GOP Strategist: Coleman Risking Long-Term Damage

Norm Coleman is risking long-term damage to his reputation and any chance of running for office down the road if he keeps prolonging the Minnesota recount, a high-ranking Republican strategist warned on Wednesday.

Long-time GOP consultant Craig Shirley, CEO of Shirley & Banister Public Affairs, said that he supports and expects the former Minnesota Senator to appeal a recent three-judge-panel decision declaring Al Franken the recipient of the most votes in the Senate election.

"At this point, he might as well play the hand he's been dealt," said Shirley. "He has nothing to lose."

Beyond that, Shirley added, Coleman is playing with fire and putting his legacy and future on the line. "If this goes much farther, he will lose whatever goodwill he has remaining with the voters of Minnesota and he can kiss a political comeback goodbye. There is a fine line between toughness and obstinacy."

The remarks are some of the most sober yet on Coleman's options from within the GOP. On Wednesday, The Hill newspaper quoted an anonymous Republican campaign operative saying of the St. Paul Republican: "He's cooked ... At this point, continuing to carry on only damages his brand for future bids for office."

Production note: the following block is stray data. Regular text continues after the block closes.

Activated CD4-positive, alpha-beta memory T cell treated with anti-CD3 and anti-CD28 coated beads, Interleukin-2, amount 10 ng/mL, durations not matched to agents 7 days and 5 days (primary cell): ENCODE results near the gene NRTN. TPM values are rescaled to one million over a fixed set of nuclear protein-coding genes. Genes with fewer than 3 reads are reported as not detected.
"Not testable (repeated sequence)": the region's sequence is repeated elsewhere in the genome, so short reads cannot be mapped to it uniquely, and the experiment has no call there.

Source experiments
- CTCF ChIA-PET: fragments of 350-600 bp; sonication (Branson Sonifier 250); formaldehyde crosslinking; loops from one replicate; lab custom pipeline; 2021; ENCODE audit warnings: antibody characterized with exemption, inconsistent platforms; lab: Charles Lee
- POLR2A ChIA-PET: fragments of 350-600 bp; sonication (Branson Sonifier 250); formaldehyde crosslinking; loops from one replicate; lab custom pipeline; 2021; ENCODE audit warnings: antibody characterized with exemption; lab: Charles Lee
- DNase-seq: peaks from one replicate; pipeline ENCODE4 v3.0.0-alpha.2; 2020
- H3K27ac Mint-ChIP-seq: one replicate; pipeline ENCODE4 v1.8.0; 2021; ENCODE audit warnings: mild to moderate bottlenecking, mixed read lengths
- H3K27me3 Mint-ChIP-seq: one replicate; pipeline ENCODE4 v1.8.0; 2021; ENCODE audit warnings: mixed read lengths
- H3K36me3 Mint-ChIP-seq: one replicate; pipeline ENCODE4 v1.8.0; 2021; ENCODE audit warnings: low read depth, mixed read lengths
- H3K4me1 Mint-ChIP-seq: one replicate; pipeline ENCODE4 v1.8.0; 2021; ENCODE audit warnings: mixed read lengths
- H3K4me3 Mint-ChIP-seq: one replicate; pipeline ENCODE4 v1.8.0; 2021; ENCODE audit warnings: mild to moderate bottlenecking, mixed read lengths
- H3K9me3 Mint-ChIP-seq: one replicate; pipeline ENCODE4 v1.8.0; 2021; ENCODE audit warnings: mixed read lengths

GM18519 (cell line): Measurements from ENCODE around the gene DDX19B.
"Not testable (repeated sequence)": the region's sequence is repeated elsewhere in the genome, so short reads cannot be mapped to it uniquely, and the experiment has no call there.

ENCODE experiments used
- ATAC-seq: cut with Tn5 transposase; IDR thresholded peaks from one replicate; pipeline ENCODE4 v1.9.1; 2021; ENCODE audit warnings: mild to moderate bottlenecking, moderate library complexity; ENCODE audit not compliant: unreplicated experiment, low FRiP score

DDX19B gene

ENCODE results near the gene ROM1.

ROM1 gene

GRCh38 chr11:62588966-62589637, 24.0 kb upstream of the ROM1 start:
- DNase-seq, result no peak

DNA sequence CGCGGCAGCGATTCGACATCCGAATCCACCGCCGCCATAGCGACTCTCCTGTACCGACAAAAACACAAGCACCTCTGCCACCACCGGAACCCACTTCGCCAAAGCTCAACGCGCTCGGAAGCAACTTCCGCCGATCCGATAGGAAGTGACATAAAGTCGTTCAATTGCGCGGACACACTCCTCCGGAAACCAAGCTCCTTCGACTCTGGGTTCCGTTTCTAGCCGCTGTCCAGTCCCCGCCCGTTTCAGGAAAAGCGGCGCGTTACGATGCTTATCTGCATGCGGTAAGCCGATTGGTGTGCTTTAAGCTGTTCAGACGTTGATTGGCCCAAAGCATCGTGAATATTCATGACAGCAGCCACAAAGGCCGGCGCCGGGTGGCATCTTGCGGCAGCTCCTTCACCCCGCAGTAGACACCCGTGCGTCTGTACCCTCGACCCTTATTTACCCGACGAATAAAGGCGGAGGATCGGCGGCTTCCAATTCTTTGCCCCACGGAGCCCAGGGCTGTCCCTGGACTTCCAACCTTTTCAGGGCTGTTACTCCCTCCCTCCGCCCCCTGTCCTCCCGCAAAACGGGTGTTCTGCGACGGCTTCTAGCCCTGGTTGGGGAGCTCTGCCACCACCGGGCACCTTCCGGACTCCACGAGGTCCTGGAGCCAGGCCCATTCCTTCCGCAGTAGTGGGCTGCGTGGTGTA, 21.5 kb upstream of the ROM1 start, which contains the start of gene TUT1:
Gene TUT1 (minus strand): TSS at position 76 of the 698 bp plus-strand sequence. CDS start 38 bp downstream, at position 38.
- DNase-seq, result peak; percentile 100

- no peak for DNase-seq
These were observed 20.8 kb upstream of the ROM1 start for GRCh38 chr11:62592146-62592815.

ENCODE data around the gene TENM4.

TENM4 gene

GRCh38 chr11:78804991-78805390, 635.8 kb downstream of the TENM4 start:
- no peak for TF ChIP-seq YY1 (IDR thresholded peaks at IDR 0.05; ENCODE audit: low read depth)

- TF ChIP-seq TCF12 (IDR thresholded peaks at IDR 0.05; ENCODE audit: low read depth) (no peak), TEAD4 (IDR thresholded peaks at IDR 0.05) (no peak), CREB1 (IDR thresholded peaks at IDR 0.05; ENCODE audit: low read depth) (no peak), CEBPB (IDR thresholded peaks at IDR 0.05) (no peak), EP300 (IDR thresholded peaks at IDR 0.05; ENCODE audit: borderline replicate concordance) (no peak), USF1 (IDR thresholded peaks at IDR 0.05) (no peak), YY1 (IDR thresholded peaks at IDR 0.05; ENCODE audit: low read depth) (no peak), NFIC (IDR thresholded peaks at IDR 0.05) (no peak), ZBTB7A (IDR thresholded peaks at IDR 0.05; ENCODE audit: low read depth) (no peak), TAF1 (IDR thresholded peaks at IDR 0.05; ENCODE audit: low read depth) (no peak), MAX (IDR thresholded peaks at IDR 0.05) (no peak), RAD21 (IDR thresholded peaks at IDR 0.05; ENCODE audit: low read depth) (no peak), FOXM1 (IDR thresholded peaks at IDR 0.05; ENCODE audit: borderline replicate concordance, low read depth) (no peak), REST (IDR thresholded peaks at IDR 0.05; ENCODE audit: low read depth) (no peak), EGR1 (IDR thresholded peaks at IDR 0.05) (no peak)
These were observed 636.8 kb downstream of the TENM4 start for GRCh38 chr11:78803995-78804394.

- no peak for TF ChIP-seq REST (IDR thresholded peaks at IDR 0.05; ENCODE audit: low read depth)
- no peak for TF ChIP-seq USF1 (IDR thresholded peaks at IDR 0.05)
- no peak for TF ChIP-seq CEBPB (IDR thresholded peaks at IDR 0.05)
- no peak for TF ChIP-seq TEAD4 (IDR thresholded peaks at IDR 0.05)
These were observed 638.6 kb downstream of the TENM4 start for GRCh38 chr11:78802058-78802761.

Not everyone in the GOP, naturally, feels this way. The NRSC and RNC, after a small delay, both produced public statements cheering along Coleman's decision to keep all political and legal options open. John McLaughlin, another long-time Republican consultant and principle at McLaughlin & Associates, said he should keep fighting.

"I don't think there will be long-term damage made," he said, of appealing the decision all the way to the U.S. Supreme Court. "Because, first of all, it has been so long, there have been times when Coleman has been ahead and Franken has been ahead. Franken exhausted his appeals and Coleman will be given the support to do so to ... But because [Coleman] has to raise money and pay those legal bills, when it gets to that point that it doesn't look worth it ... that's when the party will pull the plug."

Of course, the real arbiter of how much good will Coleman has left comes from the voters in Minnesota. And on this front, the former Senator seems to be on his last legs. A Public Policy Polling survey released on Wednesday showed that, by a two-to-one margin, Minnesotans believed that Coleman should concede the Senate race.

"63% think that Norm Coleman should concede," the study finds. "59% think [Gov.] Tim Pawlenty should certify Al Franken as the winner of the election."